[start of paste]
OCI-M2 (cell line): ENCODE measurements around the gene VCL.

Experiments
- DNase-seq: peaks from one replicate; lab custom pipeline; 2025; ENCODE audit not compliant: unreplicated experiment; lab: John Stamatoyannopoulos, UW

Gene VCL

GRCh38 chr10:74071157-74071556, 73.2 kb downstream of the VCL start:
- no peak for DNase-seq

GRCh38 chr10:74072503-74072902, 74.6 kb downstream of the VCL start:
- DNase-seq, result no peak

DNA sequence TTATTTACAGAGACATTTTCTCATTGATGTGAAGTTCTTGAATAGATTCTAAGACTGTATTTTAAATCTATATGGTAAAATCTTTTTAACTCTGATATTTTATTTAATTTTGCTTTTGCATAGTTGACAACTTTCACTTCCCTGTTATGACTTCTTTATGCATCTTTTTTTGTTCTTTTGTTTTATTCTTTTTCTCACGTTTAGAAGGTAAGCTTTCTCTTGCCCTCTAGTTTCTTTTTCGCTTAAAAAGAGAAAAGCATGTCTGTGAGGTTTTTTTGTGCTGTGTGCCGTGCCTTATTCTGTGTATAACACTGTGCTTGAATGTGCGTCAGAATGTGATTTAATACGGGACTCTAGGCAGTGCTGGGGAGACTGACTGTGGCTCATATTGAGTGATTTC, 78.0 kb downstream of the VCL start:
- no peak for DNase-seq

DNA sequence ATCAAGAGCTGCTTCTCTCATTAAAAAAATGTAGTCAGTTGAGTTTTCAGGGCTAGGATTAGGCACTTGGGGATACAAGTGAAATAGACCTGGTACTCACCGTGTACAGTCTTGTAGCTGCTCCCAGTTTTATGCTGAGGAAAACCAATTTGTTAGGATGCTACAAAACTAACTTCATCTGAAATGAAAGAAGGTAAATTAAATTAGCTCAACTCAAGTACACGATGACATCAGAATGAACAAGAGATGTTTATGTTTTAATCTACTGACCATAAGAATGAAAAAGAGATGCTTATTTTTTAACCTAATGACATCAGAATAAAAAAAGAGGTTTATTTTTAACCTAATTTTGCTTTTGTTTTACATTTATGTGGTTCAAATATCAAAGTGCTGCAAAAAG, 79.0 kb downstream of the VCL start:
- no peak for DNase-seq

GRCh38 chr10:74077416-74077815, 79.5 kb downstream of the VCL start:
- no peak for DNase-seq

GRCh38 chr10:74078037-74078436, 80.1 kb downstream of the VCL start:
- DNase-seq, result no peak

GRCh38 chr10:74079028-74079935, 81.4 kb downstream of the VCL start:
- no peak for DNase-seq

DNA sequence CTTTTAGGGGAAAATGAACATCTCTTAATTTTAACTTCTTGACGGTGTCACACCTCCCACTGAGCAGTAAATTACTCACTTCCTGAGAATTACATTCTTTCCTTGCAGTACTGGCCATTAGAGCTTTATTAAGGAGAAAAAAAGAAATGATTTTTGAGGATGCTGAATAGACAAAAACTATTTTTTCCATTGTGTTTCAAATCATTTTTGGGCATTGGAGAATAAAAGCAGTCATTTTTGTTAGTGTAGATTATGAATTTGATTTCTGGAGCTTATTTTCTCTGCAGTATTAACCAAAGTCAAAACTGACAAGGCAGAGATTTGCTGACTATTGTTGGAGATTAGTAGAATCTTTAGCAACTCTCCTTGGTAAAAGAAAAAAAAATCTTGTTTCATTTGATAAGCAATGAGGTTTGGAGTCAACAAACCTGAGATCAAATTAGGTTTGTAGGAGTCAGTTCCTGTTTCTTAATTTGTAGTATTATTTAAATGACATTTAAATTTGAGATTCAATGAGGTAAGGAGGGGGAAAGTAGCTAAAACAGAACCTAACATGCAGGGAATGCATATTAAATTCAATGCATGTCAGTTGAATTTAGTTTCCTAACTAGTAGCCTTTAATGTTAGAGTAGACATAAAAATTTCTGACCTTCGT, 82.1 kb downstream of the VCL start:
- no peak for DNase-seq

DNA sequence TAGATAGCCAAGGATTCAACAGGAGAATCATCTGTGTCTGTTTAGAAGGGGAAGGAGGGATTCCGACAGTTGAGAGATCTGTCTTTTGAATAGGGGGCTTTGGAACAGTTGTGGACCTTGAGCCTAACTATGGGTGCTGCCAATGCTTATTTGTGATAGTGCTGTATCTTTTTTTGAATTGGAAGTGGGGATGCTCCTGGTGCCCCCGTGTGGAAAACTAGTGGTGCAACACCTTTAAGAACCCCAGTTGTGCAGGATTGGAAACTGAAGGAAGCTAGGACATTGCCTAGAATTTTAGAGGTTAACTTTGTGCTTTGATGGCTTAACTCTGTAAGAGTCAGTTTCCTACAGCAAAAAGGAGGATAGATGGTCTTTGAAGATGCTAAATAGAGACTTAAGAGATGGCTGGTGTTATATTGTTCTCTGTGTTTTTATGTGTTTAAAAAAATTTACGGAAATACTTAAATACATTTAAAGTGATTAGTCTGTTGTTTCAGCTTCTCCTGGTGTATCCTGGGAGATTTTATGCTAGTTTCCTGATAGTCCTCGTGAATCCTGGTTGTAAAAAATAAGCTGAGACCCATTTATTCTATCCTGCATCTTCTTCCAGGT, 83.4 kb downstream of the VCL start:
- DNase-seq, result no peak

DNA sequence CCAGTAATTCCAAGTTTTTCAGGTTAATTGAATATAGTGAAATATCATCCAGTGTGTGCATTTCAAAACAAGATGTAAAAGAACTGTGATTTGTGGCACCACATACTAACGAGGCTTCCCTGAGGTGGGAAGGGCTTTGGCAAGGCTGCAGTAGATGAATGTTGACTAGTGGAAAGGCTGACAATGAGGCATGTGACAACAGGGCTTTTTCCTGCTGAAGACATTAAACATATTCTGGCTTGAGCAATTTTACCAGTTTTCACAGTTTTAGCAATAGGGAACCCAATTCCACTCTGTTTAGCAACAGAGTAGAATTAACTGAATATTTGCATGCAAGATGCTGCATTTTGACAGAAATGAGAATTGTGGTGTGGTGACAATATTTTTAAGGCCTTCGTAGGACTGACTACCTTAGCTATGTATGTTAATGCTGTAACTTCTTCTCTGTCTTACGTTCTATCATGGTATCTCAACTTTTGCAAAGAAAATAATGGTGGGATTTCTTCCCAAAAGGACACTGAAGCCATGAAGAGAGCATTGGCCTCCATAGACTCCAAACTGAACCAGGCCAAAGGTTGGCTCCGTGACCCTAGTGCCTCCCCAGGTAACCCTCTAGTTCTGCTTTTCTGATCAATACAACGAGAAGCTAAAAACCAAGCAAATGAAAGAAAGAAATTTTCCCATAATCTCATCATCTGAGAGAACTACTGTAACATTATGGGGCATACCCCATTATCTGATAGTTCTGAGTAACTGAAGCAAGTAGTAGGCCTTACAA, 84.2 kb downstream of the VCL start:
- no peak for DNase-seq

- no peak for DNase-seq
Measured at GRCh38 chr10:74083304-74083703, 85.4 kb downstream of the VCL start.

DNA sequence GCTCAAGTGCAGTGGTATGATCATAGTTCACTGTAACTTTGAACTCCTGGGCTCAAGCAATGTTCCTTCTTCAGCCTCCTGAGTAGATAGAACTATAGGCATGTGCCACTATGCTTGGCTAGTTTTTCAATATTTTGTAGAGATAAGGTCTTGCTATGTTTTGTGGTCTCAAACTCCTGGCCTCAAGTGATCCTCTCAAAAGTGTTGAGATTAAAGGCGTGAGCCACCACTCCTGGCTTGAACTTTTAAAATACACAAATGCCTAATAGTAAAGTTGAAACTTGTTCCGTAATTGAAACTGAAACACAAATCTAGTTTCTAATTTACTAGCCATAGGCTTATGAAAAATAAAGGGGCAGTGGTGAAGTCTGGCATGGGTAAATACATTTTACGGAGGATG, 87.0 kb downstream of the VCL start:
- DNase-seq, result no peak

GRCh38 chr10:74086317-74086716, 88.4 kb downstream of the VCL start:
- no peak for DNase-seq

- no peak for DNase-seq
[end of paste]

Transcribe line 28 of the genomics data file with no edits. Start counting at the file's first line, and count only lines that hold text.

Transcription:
- DNase-seq, result no peak